‘I can’t fight them, Peter.’

‘You’re scared of them. I wouldn’t be scared of Miss Dane if I was as big as you. I’d hit her. I’d make her take her pants down and I’d put her across my knees and I’d hit her behind with a ruler.’

‘Oh Peter, don’t be silly. Is that a thing to be proud of? You can fight boys, you don’t need to fight girls.’

‘She did that to me.’

‘When?’

‘That day I threw the plasticine at her.’

‘That’s why you didn’t come back to school?’

‘I’m not coming back either. They won’t find me. I hide. No one knows my hidey-hole.’

‘You shouldn’t have thrown the plasticine, Peter.’

‘I’m glad I did. I told her that secret.’

‘What secret?’

‘The one you said not to tell. About the man and lady that did that thing in the scrub. They were in my hidey-hole. The man burnt my drawing. I’ve found another hidey-hole now. It’s a better one. They won’t find it. You don’t know where it is.’

page 274

‘I don’t want to know. You keep it a secret. Why did you tell Miss Dane your secret? I thought you didn’t like her.’

‘’Cause it was her. It was her and Donnie Palmer’s father that were in my hidey-hole.’

‘Peter! Is that true?’

‘Yes, and I told her and she made me take my pants off and she hit me on the behind. I’m glad I told her too.’

‘Well, you’re not to tell anyone else, understand, Peter? You have to keep that to yourself. Don’t tell anyone. Or you’ll get mixed up in all sorts of trouble.’

‘You should’ve stopped her,’ Peter said. ‘You shouldn’t ‘ve let her hit me.’

‘I wasn’t there.’

‘When she said she wasn’t goin’ to let you punish me she was goin’ to do it herself, you should ‘a’ said, “No! No! Miss Dane. Peter’s in my class. You be quiet or I’ll hit you!” That’s what you could ‘a’ said.’

‘I thought she’d only growl at you.’

‘You only pretended to he kind to me. You never stuck up for me when Heath growled at me. You didn’t stop old Ma Hansen giving me the strap. You let Miss Dane nag-nag-nag at me all day and hit me. You’re not fair.’

‘I’ll try to do better next time, Peter. Come back to school and you’ll see.’

‘No.’

‘I’ll have to see your father, Peter. He doesn’t know you’re wagging school.’

‘Don’t you!’

‘Your father won’t growl at you.’

‘Mum will.’

‘They might growl a little now. If you stay away longer they’ll growl a lot more. Then the policeman will come, not me.’

‘If you tell my father I’ll tell that secret.’

‘Don’t talk silly, Peter. If you tell that secret you’ll be hurting yourself, not me.’

‘I’ll say it was you. Miss Dane and you.’

‘Don’t be mad, Peter. No one would believe you.’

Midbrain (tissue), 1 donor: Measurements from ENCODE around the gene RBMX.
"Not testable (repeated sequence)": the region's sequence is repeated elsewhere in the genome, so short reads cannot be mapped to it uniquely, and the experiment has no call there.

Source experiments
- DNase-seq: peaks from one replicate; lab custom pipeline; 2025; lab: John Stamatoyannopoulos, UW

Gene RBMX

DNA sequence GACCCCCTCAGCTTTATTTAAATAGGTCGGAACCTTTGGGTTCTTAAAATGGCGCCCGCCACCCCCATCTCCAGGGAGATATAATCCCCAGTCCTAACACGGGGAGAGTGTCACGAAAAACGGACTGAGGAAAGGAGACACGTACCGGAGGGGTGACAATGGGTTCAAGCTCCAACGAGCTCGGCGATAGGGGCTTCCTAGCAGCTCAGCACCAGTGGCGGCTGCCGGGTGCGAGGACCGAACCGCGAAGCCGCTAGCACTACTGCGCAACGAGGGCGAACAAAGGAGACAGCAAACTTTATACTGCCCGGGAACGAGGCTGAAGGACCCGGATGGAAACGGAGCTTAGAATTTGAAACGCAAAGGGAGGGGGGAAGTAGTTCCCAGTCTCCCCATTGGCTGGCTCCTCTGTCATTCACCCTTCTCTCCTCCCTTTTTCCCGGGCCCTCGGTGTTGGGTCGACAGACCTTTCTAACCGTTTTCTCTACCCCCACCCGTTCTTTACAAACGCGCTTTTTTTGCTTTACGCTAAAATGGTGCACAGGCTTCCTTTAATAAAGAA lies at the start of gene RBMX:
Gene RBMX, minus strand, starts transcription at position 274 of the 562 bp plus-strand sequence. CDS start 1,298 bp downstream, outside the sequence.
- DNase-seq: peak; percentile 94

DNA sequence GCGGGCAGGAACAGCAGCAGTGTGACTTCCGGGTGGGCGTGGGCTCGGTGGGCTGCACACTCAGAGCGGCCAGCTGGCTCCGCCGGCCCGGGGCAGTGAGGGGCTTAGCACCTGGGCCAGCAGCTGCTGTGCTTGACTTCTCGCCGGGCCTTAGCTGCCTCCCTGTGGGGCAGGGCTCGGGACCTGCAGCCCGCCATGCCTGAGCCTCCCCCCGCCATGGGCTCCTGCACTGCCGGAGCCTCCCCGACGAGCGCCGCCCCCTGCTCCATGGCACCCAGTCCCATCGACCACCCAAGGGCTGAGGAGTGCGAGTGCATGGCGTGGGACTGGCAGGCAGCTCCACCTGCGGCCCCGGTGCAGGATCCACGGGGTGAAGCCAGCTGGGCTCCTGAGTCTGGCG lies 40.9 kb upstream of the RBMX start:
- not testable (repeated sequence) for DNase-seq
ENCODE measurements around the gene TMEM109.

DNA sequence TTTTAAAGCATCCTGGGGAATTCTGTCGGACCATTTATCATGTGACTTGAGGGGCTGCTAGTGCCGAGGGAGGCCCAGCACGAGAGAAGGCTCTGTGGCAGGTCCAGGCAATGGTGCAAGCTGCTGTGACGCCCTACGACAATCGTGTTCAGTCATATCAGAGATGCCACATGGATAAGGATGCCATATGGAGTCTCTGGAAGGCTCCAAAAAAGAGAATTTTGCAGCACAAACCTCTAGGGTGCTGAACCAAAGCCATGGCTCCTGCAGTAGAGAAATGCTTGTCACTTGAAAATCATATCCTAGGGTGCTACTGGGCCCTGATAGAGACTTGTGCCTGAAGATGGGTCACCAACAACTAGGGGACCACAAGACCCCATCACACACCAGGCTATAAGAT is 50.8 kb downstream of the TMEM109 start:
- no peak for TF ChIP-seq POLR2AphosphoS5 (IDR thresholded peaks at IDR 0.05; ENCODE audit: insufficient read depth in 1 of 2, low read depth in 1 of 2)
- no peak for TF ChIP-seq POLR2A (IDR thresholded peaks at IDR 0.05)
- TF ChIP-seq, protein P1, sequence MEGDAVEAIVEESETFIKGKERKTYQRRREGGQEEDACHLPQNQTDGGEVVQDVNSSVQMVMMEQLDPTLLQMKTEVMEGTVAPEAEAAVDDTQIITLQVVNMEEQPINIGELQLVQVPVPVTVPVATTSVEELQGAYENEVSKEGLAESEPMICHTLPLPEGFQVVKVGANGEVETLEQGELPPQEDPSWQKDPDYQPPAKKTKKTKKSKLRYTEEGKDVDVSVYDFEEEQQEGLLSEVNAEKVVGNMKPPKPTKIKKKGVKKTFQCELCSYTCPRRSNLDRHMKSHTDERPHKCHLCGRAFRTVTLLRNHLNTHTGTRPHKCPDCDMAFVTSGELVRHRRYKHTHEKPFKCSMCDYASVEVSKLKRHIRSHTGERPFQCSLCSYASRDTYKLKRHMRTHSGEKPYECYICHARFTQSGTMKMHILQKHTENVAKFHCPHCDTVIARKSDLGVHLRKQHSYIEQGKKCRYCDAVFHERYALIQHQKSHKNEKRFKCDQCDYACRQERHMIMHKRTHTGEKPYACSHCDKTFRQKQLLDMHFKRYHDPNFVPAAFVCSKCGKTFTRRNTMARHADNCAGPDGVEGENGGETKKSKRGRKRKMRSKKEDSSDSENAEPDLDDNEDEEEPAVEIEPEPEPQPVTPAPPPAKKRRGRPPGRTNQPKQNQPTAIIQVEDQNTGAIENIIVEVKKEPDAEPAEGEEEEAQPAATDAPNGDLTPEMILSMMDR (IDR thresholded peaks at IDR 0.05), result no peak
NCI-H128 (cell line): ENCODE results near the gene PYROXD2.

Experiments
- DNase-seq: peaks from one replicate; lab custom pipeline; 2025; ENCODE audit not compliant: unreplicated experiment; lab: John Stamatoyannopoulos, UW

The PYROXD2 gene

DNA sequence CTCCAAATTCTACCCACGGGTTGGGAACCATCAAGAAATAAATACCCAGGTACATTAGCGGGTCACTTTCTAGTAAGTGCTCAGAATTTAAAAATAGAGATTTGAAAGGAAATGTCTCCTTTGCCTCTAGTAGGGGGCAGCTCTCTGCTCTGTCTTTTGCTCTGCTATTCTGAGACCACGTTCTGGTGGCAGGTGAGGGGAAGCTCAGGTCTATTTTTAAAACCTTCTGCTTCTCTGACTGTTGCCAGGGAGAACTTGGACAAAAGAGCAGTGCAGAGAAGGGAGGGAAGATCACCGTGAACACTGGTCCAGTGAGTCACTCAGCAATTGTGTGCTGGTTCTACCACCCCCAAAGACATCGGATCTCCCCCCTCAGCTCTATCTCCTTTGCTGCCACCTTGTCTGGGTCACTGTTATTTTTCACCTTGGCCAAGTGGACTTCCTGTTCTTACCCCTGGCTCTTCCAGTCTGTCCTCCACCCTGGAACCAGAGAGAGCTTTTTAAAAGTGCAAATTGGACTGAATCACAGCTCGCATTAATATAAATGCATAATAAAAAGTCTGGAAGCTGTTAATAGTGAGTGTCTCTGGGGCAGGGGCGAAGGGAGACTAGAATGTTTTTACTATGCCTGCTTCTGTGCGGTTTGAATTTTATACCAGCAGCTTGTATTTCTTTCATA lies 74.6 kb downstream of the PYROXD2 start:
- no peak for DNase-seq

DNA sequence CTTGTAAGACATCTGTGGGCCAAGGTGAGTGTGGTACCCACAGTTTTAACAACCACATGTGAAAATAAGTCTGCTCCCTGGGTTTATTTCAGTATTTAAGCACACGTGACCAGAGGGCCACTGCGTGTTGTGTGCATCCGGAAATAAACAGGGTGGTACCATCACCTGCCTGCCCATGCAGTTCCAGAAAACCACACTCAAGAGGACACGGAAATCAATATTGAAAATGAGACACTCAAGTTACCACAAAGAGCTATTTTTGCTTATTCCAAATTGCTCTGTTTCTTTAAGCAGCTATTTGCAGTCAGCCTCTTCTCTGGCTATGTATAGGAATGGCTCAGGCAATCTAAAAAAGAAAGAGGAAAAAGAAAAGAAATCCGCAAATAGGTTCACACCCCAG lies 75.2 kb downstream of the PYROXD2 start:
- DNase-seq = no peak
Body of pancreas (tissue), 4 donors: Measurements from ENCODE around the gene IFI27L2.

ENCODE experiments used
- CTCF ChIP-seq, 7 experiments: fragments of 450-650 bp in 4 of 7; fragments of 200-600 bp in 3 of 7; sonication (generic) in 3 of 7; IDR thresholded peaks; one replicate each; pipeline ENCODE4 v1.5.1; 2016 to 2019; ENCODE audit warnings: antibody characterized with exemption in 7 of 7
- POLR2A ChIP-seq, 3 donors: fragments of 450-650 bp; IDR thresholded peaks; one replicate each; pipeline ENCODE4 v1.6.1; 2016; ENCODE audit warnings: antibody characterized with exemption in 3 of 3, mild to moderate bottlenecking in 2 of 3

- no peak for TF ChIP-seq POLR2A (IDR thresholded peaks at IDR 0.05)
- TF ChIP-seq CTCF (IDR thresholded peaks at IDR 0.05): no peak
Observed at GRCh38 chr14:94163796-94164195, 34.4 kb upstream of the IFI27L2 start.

‘I’ll say it was you and the kids like Donnie Palmer said to you that time, and you got wild.’

‘No one would believe you, Peter. I’m going up to your place now.’

‘Then Mr Heath’ll give you the strap and the policeman’ll take you to gaol.’

page 275

‘Peter!’ he called. ‘Come here.’ But there was a rustle of leaves, a few soft footsteps and Peter wasn’t there; he was hidden somewhere in his new retreat.’

There was a young policeman outside Herlihy’s house. He stopped Rogers. ‘What is it you want?’ he said.

‘I want to see Mr Herlihy.’

‘What about?’

‘That’s my business.’

‘It’s not in connection with the strike, is it?’

‘No.’

‘What’s your job?’

‘I’m a teacher at the school.’

‘You can go in then. Excuse me being so strict, but we’ve had instructions. We’re frightened some of them might try to get at Herlihy.’

‘I don’t think you know this town very well,’ Rogers said.

‘You’d be surprised. They put a brick through Rae’s window in the last lot of trouble here. They’ll stop at nothing, these bloody miners, you know. I’m not taking any chances anyway.’

‘What made you join the police force, anyway?’ Rogers asked.

‘Well, I reckoned New Zealand’s a peaceable country and a chap’d never be in any trouble except looking up drunks that got a bit nasty. I’m a peaceable man m’self, and I’m not one to go badgering my own. But, bugger me, these bloody miners and dredgies come along and spoil it. If it wasn’t for them we cops’d be on peaceable terms with everyone. If they’re going to knock people about they deserve to be knocked about. And no one’ll enjoy doing it more than I will either.’

‘Perverse people,’ Rogers said, ‘spoiling your soft job.’

‘There’s nothing too soft about it,’ the policeman said with a slight whine. ‘You ought to try it yourself and see.’